[Juser] How is XMPP better than SMTP for spam prevention?

Peter Saint-Andre stpeter at stpeter.im
Sun Aug 10 22:01:32 CDT 2008

vetetix wrote:

> I've encountered many people saying that XMPP was better than SMTP for
> spam prevention, but I can't figure out how. I tried to find the reason 
> why this is by myself, and I've tried to find an explanation through
> several Google searches, but I couldn't find any sufficient explanation,
> so I'm asking here.

I'll have to write a paper about this sometime, but here are some points 
to consider:

1. In XMPP, the sender's address is not asserted by the sender's client 
but instead is stamped by the sender's server. So a client can't fake 
the "from" address. (Naturally if you run the server you could fake 
addresses at your domain, so as the admin of jabber.org I could send 
messages from any address at jabber.org -- but I can't fake messages 
from other domains, see #2.)

2. In XMPP, servers check each other's identities, either through a 
DNS-based "dialback" protocol (RFC 3920 / XEP-0220) or real server 
certificates. So if I run a server at jabber.org I can't send messages 
putatively "from" microsoft.com or whitehouse.gov or whatever. (Also we 
don't have multi-hop routing, so modifications to the addresses can't 
happen between the sending server and receiving server.)

3. So far, server dialback has been sufficient to prevent most address 
spoofing on the network, but we have a certificate authority in place 
(visit https://www.xmpp.net/ for details) and we could fairly easily 
upgrade the network to certificate-based authentication between servers 
if needed.

4. XMPP is pure XML, and attackers can't easily attach malware like 
scripts and viruses to Jabber messages. This helps us avoid the unholy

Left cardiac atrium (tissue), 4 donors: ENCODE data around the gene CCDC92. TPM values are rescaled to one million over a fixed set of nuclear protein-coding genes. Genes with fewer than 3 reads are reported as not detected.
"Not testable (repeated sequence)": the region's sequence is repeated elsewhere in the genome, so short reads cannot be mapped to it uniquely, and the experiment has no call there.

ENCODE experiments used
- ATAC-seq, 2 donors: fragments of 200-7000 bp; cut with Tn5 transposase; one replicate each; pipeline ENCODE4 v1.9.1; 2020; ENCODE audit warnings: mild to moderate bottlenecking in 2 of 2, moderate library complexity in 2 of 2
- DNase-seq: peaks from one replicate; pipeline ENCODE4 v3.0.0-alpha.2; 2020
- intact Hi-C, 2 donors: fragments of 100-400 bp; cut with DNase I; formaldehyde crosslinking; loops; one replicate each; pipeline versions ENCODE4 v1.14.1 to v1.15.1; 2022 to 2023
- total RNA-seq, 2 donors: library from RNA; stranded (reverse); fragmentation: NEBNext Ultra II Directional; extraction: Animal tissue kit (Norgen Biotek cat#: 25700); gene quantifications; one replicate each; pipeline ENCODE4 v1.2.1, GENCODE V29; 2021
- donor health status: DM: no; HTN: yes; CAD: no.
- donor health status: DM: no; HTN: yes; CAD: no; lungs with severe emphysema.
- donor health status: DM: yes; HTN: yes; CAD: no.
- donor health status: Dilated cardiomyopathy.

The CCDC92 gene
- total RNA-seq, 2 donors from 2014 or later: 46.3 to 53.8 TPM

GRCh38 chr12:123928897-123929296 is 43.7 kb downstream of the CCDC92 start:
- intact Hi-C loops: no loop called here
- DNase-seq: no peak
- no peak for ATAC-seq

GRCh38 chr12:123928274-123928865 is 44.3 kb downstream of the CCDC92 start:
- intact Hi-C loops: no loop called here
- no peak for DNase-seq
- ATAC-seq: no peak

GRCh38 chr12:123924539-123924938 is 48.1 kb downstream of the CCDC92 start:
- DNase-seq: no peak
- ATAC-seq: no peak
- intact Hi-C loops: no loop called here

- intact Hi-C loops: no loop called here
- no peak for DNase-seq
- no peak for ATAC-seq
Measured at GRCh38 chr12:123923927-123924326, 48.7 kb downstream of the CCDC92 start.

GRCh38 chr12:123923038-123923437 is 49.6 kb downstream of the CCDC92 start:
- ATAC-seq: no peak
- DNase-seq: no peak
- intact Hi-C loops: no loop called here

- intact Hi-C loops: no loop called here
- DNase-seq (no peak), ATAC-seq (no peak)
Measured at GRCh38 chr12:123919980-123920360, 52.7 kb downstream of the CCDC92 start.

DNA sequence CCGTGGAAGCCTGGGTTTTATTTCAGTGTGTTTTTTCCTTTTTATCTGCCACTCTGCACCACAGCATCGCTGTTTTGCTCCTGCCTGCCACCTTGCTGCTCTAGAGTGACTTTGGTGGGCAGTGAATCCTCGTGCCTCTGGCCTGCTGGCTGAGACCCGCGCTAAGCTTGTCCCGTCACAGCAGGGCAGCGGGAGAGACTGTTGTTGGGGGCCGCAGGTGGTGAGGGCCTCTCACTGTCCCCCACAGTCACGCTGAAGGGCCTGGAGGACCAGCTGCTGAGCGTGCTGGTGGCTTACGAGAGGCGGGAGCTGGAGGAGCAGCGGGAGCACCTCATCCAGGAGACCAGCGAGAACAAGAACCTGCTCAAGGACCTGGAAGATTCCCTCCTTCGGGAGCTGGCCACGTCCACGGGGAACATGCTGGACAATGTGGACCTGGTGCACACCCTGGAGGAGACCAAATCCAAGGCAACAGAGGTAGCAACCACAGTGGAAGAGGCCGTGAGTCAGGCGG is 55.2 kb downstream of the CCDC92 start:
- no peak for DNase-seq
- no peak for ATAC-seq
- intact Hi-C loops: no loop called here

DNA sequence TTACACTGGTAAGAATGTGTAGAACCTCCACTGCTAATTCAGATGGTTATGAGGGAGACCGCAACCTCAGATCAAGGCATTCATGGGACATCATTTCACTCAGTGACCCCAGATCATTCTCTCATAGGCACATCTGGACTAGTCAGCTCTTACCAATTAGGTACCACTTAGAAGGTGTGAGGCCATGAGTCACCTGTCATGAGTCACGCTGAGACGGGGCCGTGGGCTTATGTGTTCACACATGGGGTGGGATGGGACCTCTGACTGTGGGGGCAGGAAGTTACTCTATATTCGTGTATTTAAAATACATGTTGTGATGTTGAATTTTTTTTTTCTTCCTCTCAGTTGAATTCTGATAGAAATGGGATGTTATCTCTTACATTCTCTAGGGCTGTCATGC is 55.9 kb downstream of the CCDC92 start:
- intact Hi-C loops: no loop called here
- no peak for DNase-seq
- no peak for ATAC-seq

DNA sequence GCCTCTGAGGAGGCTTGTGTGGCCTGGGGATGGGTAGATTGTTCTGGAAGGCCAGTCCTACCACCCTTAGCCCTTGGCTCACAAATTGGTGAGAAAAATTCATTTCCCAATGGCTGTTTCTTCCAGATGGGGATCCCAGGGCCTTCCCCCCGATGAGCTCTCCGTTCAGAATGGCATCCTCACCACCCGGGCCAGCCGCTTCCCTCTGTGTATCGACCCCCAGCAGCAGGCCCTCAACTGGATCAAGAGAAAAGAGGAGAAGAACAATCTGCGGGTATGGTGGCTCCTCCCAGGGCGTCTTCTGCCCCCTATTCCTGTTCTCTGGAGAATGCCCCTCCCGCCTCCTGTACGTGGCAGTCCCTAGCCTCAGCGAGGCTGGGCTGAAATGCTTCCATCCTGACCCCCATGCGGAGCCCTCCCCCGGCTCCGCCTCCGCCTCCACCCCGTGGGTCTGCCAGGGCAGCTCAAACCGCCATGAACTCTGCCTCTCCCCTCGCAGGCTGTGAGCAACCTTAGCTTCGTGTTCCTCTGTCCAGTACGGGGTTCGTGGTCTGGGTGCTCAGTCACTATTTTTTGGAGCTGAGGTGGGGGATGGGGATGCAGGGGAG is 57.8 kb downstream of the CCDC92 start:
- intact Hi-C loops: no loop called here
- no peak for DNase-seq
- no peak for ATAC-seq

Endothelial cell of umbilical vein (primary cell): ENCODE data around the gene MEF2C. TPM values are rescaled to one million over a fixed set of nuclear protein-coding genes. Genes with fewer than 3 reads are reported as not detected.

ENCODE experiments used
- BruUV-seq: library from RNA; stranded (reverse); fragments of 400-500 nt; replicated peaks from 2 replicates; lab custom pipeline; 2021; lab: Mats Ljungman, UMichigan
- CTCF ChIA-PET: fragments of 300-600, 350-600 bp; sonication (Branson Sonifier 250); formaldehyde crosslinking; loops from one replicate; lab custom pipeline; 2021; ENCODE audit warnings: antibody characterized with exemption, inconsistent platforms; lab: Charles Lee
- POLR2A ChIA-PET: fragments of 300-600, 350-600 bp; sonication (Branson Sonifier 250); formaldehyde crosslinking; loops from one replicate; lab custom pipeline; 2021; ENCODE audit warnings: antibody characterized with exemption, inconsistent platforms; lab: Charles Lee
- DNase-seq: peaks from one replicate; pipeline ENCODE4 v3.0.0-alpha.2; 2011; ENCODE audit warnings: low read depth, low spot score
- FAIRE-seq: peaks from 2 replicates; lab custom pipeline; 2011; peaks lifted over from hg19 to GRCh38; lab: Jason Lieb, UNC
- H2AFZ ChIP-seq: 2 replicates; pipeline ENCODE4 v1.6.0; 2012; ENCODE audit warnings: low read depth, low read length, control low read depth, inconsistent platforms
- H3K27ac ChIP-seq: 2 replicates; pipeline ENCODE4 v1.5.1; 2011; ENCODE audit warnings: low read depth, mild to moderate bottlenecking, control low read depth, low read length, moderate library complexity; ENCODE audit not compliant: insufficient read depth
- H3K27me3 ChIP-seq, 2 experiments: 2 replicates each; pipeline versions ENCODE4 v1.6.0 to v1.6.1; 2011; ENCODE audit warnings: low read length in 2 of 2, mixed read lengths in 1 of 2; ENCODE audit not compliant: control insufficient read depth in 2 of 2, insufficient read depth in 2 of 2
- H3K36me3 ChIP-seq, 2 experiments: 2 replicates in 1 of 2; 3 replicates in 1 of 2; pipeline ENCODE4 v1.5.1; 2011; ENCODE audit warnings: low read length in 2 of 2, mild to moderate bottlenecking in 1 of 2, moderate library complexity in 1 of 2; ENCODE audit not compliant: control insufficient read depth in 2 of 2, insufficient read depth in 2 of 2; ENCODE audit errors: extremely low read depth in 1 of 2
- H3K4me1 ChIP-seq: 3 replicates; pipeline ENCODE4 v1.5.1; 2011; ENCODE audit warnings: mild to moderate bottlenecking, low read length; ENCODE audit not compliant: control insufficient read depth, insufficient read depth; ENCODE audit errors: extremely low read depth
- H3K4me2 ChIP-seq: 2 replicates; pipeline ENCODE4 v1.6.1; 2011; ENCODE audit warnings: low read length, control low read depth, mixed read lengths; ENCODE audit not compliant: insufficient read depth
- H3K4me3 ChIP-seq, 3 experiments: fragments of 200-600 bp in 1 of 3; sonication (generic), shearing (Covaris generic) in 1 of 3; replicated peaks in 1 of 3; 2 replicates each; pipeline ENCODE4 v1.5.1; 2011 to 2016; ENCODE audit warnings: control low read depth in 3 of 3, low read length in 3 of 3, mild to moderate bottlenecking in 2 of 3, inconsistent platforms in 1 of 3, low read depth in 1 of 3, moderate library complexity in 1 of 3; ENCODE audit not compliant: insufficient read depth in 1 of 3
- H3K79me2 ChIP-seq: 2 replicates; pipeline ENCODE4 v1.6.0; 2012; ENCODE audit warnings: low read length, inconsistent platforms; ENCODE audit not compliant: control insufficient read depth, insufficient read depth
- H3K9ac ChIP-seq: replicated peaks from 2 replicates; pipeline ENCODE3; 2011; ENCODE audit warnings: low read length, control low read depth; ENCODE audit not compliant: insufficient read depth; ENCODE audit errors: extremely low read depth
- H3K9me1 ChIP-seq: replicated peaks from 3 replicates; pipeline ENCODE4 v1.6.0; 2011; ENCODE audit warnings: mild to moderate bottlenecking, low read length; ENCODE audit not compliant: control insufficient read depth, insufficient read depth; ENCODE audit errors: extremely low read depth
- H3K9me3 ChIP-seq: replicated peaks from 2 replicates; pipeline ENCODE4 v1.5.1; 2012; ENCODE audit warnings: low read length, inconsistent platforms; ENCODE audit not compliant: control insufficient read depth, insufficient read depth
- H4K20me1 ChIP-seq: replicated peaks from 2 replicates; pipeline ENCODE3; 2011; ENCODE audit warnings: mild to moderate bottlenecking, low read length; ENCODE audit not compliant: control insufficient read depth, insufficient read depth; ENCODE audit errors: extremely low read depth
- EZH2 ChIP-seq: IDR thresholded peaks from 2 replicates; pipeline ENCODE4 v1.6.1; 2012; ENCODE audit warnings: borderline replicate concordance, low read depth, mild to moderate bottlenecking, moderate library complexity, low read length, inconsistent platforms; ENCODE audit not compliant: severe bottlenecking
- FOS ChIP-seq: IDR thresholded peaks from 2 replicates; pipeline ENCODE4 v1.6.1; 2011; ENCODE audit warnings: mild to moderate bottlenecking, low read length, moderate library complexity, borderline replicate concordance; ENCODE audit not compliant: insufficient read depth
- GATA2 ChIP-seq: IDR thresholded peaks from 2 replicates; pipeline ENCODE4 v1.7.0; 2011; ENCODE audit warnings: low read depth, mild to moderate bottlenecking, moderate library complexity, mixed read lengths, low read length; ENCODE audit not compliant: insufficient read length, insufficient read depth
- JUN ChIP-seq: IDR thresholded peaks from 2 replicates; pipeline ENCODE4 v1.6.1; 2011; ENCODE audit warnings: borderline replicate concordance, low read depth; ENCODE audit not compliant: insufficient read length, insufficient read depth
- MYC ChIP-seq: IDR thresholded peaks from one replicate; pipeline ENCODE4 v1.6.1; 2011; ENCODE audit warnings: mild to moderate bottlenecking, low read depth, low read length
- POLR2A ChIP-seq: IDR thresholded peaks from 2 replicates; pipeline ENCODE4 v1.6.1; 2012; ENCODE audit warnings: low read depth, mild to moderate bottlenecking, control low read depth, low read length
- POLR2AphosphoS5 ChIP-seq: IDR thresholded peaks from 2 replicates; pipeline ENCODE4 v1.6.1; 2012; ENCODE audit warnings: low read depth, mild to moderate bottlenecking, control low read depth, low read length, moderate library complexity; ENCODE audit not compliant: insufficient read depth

alliance between virus writers and spammers that has occurred on the 
email network.

5. A great deal of email spam (or spam+malware) is directed against a 
single platform: Outlook running on Windows. In the XMPP world we have a 
much more diverse software ecosystem.

6. In IM systems, people are accustomed to sharing presence / adding 
someone to their buddy list. There's less of a culture of "I must be 
able to accept messages from anyone in the world" as in email. You can 
say this is good or bad, but that's how it is -- so if someone bothers 
you, you can delete them from your friend list or block them at the 
server side (see RFC 3921 / XEP-0016) or the client side.

7. All XMPP server codebases have rate limiting in place to prevent a 
single client from sending a large number of messages (especially a 
large number of large messages) in a short period of time.

8. Although we have not seen very much one-to-one spam on the Jabber 
network (our biggest problem so far is abusive behavior in groupchat 
rooms), we are actively planning for the arrival of spam and have 
designed some spam-fighting measures such as challenge-response 
(CAPTCHA) forms to join groupchat rooms or add someone to your contact 
list -- see XEP-0158.

9. IM systems have traditionally been quite fragmented (and in many ways 
still are -- as witness ICQ, AIM, MSN, Yahoo!, Skype, etc.) so there 
isn't the expectation that you'll necessarily be able to send a message 
to any random person on the Internet. This probably makes IM less 
appealing to spammers than email is. (Remember, spam is a matter of 
economics, and there may simply not be enough money to be made via IM.)

XMPP is not perfect. Spam is possible on our network, but it's not very 
easy. By design, spam is harder on the XMPP network than it is on the 
SMTP network, and if spam does start to occur more widely we will design 
and deploy even better spam-fighting tools (or, for instance, tighten up 
or turn off in-band registration, which is user-friendly but also makes 
it possible to create lots of accounts at multiple servers).

However, XMPP does not need to be perfect. You don't need to be the 
fastest antelope in the herd to avoid being eaten by the lion, you just 
need to be faster than the slow antelope who get caught.

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